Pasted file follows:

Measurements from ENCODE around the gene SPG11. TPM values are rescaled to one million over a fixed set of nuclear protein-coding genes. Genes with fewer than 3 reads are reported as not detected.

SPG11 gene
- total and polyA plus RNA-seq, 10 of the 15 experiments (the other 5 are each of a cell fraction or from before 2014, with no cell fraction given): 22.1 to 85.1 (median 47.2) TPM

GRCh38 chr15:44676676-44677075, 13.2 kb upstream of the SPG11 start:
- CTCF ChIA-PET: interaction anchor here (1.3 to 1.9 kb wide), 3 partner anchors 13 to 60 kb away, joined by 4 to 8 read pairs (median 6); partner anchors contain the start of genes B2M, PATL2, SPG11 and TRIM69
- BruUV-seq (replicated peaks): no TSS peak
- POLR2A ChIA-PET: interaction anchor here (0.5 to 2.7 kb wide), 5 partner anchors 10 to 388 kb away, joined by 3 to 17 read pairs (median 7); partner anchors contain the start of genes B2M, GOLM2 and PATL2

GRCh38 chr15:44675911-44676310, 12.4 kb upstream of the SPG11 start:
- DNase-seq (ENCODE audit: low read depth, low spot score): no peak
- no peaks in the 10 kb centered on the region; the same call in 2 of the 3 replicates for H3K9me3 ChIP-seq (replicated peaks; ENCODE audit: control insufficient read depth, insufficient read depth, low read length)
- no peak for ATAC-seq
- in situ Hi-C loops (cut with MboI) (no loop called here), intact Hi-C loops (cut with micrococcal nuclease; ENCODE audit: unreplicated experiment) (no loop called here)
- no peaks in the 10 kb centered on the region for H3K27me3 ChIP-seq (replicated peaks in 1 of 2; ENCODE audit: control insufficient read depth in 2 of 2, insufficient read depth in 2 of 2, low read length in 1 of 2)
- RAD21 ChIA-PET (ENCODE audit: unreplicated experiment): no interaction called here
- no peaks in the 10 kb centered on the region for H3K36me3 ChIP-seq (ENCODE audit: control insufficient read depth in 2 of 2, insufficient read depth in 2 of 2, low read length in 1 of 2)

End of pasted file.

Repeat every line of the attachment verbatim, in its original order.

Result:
Measurements from ENCODE around the gene SPG11. TPM values are rescaled to one million over a fixed set of nuclear protein-coding genes. Genes with fewer than 3 reads are reported as not detected.

SPG11 gene
- total and polyA plus RNA-seq, 10 of the 15 experiments (the other 5 are each of a cell fraction or from before 2014, with no cell fraction given): 22.1 to 85.1 (median 47.2) TPM

GRCh38 chr15:44676676-44677075, 13.2 kb upstream of the SPG11 start:
- CTCF ChIA-PET: interaction anchor here (1.3 to 1.9 kb wide), 3 partner anchors 13 to 60 kb away, joined by 4 to 8 read pairs (median 6); partner anchors contain the start of genes B2M, PATL2, SPG11 and TRIM69
- BruUV-seq (replicated peaks): no TSS peak
- POLR2A ChIA-PET: interaction anchor here (0.5 to 2.7 kb wide), 5 partner anchors 10 to 388 kb away, joined by 3 to 17 read pairs (median 7); partner anchors contain the start of genes B2M, GOLM2 and PATL2

GRCh38 chr15:44675911-44676310, 12.4 kb upstream of the SPG11 start:
- DNase-seq (ENCODE audit: low read depth, low spot score): no peak
- no peaks in the 10 kb centered on the region; the same call in 2 of the 3 replicates for H3K9me3 ChIP-seq (replicated peaks; ENCODE audit: control insufficient read depth, insufficient read depth, low read length)
- no peak for ATAC-seq
- in situ Hi-C loops (cut with MboI) (no loop called here), intact Hi-C loops (cut with micrococcal nuclease; ENCODE audit: unreplicated experiment) (no loop called here)
- no peaks in the 10 kb centered on the region for H3K27me3 ChIP-seq (replicated peaks in 1 of 2; ENCODE audit: control insufficient read depth in 2 of 2, insufficient read depth in 2 of 2, low read length in 1 of 2)
- RAD21 ChIA-PET (ENCODE audit: unreplicated experiment): no interaction called here
- no peaks in the 10 kb centered on the region for H3K36me3 ChIP-seq (ENCODE audit: control insufficient read depth in 2 of 2, insufficient read depth in 2 of 2, low read length in 1 of 2)